When Fleming remarked that he probably wouldn’t be able to wear his college number, 25, because Tony Teresa had it, and worried that he might not get a number at all, Erdelatz said, “He’s a cross between Hugh McElhenny and Lenny Moore and somehow I think he’ll have a number.”

Oakland Tribune

May 29, 1961

The team announced the signing of two more players today: 6’4”, 220-pound end Earl Randolph out of Arizona State-Flagstaff (now Northern Arizona) and 6’4”, 235-pound tackle/linebacker Julius Varnado from San Francisco State.

Randolph played a variety of positions in college, including in the secondary, which is where Eddie Erdelatz wanted to try him out first. He had been in camp with the Dallas Cowboys for a while last season. Varnado was also in the Cowboys organization as their 15th-round draft pick this year, but he chose to give Oakland a try.

Raiders exonerated

Milt Woodard, assistant commissioner of the AFL, announced that the league had exonerated the Raiders of tampering chargers regarding quarterback Joe Kapp of the Calgary Stampeders. The big revelation was that these charges had been filed by the Canadian League weeks before Kapp’s recent announcement that he wouldn’t sign for 1961.

“Kapp’s statement that he would play rather than sit out a year indicates some inducement had been offered,” said Canadian League official Sid Halter. “It may not have been the general manager but it’s quite evident that Kapp was approached by someone in Oakland a long time ago.” Also named in the complaint was Calgary guard Tony Pajaczkowski, but the Raiders said that name was unfamiliar to them.

Woodard threw out the complaint, saying, “It was a rather nebulous protest and we’ve determined after an investigation that the Raider management has been complete above board in the Kapp situation and not guilty of tampering.”

Halter admitted he didn’t have solid evidence. “It’s difficult to pinpoint,” he said, “but I still feel there was some tampering going on, no doubt about it.”

Owens on Fleming

University of Washington football head coach Jim Owens though former Huskies running back and Raider second-round draft pick George Fleming was a pretty fair ballplayer.

“George Fleming will make the pro fans forget a lot of their heroes,” he said. “Here’s a (young man)[1], in my judgement who’s tailor made for professional football. He’s about as versatile an athlete as I’ve ever seen, well equipped to become a really great back in pro ball. All you have to do is watch (him)see note 1 move around a football field a little bit and you know he’s got it. He’s the kind of ball carrier who can break the back of the opposition at any moment. He’s got excellent hands as a flanked-out receiver, he’s a good defensive back and a placekicker of professional capability.”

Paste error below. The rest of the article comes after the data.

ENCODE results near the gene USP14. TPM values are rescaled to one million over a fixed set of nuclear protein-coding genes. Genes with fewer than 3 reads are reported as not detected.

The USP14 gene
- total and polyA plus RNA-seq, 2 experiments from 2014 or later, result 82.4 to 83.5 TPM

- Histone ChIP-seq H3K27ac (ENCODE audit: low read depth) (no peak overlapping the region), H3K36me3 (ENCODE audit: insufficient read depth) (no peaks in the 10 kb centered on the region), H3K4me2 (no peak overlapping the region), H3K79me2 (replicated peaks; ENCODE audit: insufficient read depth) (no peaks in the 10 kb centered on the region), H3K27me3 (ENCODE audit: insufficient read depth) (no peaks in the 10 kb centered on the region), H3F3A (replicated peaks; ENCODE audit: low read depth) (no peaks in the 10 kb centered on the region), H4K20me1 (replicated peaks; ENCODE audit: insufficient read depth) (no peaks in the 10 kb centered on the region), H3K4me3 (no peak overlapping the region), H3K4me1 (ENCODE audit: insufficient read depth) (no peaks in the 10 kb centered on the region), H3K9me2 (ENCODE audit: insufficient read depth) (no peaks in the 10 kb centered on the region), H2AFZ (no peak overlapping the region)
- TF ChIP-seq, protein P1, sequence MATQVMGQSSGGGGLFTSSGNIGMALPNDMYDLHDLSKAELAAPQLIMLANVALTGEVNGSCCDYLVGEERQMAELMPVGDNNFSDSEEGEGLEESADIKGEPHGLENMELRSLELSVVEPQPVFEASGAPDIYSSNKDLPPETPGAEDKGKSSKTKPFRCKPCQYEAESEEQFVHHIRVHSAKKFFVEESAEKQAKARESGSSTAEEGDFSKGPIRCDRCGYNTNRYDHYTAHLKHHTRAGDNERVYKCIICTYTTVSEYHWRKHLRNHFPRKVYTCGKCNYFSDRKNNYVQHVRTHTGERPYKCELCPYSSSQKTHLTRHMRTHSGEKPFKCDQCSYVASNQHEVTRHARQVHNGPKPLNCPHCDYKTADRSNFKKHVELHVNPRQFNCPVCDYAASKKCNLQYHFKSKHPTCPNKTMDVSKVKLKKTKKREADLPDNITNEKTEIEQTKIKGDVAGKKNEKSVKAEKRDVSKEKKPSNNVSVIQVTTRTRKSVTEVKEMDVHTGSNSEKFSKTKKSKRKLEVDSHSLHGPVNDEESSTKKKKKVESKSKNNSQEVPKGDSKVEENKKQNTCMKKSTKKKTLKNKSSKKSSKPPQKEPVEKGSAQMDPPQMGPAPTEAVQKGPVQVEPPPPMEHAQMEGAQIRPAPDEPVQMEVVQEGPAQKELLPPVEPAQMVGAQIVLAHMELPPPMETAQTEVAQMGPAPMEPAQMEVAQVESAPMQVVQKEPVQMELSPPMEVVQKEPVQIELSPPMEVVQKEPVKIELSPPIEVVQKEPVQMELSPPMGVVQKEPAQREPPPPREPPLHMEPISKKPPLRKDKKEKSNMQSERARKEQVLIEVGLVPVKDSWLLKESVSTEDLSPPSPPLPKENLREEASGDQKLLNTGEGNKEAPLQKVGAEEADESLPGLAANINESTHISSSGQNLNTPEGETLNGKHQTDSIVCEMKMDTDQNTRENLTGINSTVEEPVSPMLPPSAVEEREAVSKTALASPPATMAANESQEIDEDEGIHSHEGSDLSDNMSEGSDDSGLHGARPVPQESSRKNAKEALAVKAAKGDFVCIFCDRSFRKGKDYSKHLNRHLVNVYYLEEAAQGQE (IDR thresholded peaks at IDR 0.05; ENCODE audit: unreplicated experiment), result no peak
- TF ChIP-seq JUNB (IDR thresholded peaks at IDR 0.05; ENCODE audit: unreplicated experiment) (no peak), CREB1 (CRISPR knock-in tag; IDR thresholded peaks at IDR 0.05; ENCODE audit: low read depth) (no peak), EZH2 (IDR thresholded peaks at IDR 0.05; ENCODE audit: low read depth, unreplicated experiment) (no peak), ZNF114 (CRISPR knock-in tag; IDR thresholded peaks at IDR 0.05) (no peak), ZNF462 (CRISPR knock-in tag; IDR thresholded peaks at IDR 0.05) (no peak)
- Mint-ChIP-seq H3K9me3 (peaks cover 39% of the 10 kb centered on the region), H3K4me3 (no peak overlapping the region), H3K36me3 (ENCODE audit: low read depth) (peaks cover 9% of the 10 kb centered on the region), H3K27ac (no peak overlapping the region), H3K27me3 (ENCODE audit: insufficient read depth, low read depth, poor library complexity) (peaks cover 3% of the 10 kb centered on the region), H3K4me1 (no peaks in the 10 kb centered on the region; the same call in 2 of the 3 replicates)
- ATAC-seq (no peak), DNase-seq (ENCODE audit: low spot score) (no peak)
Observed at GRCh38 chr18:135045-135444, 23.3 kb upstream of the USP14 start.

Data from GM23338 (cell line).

Fleming had been drafted by the Bears, too, but Owens said, “he wants to play on the West Coast and he really wants Oakland. He feels he’ll have the opportunity to move along with a growing club that’s going to go places, where he might get lost behind a (big) name in the NFL. He started on the ground floor at Washington and grew into a great college back. He can do the same in the pro ranks. I think you’re going to like George Fleming in Oakland.”

Oakland Tribune
San Francisco Examiner
San Mateo Times

[1] Substituted for the original term used, a common word used by football coaches across the country in reference to African-American players with the intent, conscious or otherwise, to infantilize them. It needs no further noting here except to say it’s no less obnoxious or racist because of it was the “style of the time.” Owens didn’t stand out from the crowd in this regard.

January 27, 1961

Today the Raiders announced their biggest signing of the offseason so far, inking halfback George Fleming to a contract. From the University of Washington, Fleming was the team’s second-round pick and the sixth-round pick of the Chicago Bears. To convince him to sign with Oakland, Eddie Erdelatz traveled to Seattle to speak with him in person. After the deal was announced, the Raider head coach was “elated.” “Needless to say, we’re very pleased to sign our number two draft choice,” he said. “He’s an outstanding football player and I’m confident he’ll see plenty of action with the Raiders. We plan to use him as a flanker back and also expect to utilize his ability as a placekicker. He’ll help us in several spots.”

Fleming had played quarterback with the Huskies and had been named co-outstanding player in the 1960 Rose Bowl.